Commonly called the Hog Island boa, the Hog-Islands boa is smaller than most boas. Additionally, it has a pink coloration that sets it apart from other boa species. Unfortunately, these two factors have made this snake a target in the pet trade.
What They Eat
These nonvenomous snakes eat small mammals, birds and lizards. They kill prey by constriction.
Where They Live
They live only on the Cayos de Cochinos Islands, or Hog Cays. This is a group of about 15 small islands about ten miles off the coast of Honduras. The Hog-Islands boas are only found on the two main islands, Cayo Mayor and Cayo Menor, which together comprise a little over one square mile of land.
What They Do
There is little information about Hog Island boa behavior in the wild. They are calmer than their mainland counterparts, presumably due to the lack of predators on the Hog Islands. Unfortunately, their docile nature further adds to their attractiveness in the pet trade.
How They’re Doing
Hog Island boas are endangered and have an extremely small population. Intensive collection for the pet trade began in the 1970s and nearly eliminated the population. Thanks to the designation of the Cayos Cochinos as a marine protected area in 1993, collection of wild Hog Island boas has been greatly reduced and the population is now believed to be stable.
- The scientific name of this snake has changed many times over the past few years and will continue to change as more is learned about this species.
- Many Hog Island boas found in the pet trade have been cross-bred with other boa subspecies.
- While there are roughly 15 islands in the Cayos de Cochinos, only the two larger islands have freshwater.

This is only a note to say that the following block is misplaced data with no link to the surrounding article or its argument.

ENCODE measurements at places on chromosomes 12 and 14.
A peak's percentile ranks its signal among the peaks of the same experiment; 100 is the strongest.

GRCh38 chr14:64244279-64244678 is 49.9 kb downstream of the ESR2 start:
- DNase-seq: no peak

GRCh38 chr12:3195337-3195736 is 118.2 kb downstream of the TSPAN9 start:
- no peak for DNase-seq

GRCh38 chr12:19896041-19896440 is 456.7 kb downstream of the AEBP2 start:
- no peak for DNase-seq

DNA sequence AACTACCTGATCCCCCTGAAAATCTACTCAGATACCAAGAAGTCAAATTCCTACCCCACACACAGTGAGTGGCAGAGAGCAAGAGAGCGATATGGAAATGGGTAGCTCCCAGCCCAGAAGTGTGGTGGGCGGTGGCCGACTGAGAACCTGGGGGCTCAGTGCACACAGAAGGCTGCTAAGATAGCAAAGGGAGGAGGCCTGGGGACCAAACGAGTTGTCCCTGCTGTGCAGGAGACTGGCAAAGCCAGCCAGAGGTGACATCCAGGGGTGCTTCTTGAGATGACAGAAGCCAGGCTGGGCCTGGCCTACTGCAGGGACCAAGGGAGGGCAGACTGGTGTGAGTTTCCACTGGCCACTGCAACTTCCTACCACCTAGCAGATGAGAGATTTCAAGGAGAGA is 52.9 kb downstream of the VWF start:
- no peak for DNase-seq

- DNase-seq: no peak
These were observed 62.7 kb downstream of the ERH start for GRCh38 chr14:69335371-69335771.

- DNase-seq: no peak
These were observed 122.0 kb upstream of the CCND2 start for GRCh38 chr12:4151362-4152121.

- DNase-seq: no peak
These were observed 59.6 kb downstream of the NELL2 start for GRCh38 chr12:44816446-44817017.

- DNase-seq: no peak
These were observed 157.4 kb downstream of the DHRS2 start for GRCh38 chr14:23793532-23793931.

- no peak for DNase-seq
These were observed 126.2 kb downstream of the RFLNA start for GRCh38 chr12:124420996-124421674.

- In 1993, a protected marine area was created that included the Hog Islands and five surrounding miles of ocean. This created an area of roughly 285 square miles that is protected from commercial fishing, harvest and development.
The International Union for the Conservation of Nature classifies Hog Island boas as “endangered.” They have an extremely small population, due in part to the tiny islands on which they are found. They became popular in the commercial pet trade because of their more docile nature, smaller size and unique pink coloration when compared to their mainland boa counterparts. Intensive collection for the pet trade began in the 1970s and quickly reduced the population. By the 1990s, Hog Island boas were thought to be extinct in the wild. Thanks to the designation of the Cayos Cochinos as a marine protected area in 1993, collection of wild Hog Island boas has been greatly reduced and the population is now believed to be stable. Surveys conducted by Operation Wallacea have estimated about 700 adult Hog Island boas on Cayo Menor. Genetic research has shown that the population has not suffered significant loss in diversity and that continued conservation efforts would be beneficial.
With so few individuals and such a small range, the Hog Island boa population is highly vulnerable to disease and natural disasters. Additionally, habitat destruction is a concern as invasive palm species have spread through Hog Island boa habitat on Cayo Mayor. Lastly, as more tourists visit these beautiful islands, feral dogs, cats and rats can impact Hog Island boa survival, especially for young snakes.
If you are considering a Hog Island boa as a pet, make sure it has been captive-bred and did not come from the wild. Although illegal collection of this snake in the wild has been reduced, it has not been eliminated entirely.